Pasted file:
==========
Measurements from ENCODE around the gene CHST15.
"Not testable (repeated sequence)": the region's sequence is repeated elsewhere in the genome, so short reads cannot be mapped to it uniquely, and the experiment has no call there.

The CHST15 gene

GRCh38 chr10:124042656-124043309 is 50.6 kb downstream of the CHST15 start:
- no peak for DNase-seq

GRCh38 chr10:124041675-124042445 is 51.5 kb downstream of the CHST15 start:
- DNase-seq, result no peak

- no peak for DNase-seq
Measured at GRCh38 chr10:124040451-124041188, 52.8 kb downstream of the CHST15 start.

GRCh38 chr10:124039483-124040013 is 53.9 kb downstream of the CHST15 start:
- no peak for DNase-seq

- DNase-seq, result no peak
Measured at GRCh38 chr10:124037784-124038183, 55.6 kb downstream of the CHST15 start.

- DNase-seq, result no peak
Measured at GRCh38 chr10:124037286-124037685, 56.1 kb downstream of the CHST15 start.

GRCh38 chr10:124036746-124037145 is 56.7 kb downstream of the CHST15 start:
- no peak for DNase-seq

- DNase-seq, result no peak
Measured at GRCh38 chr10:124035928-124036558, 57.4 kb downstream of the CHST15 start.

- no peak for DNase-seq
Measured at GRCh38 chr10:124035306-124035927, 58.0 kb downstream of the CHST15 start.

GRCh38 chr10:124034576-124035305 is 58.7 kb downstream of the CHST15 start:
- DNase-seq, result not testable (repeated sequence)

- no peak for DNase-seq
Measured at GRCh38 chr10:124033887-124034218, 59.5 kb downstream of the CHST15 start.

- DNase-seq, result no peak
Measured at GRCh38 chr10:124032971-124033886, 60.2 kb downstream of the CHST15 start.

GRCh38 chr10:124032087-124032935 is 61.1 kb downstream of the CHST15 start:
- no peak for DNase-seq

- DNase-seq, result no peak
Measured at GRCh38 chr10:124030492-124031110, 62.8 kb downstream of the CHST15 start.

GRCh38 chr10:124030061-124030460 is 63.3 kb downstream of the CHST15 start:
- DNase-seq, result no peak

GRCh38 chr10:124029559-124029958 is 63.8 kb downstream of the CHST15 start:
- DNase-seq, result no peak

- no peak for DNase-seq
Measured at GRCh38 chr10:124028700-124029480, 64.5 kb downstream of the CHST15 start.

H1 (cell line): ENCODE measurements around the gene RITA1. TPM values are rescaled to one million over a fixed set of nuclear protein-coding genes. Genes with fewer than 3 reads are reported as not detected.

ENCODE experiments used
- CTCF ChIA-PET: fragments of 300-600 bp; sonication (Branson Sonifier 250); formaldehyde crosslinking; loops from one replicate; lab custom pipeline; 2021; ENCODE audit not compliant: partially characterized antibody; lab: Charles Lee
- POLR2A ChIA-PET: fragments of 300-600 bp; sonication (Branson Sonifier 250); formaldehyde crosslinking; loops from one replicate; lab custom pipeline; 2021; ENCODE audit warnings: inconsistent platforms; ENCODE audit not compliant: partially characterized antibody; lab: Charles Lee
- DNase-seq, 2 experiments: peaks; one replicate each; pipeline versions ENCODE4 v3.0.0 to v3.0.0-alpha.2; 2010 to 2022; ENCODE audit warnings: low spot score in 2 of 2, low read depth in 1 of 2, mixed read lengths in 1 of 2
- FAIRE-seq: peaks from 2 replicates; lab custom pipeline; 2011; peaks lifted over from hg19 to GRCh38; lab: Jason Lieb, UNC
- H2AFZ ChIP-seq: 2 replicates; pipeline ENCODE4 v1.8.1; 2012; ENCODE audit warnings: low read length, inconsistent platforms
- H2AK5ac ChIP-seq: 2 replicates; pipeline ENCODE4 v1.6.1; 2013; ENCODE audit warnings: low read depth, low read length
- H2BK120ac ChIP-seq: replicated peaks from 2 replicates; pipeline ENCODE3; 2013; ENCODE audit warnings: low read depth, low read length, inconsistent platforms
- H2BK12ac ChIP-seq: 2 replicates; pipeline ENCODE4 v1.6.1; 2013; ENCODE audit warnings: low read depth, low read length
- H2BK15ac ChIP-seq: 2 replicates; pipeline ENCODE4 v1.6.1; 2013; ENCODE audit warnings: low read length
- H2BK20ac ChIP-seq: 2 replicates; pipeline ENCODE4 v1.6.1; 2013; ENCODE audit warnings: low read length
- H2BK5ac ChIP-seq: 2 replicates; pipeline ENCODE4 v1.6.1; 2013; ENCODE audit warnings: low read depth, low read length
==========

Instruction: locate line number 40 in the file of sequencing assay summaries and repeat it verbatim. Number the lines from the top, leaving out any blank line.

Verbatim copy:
- CTCF ChIA-PET: fragments of 300-600 bp; sonication (Branson Sonifier 250); formaldehyde crosslinking; loops from one replicate; lab custom pipeline; 2021; ENCODE audit not compliant: partially characterized antibody; lab: Charles Lee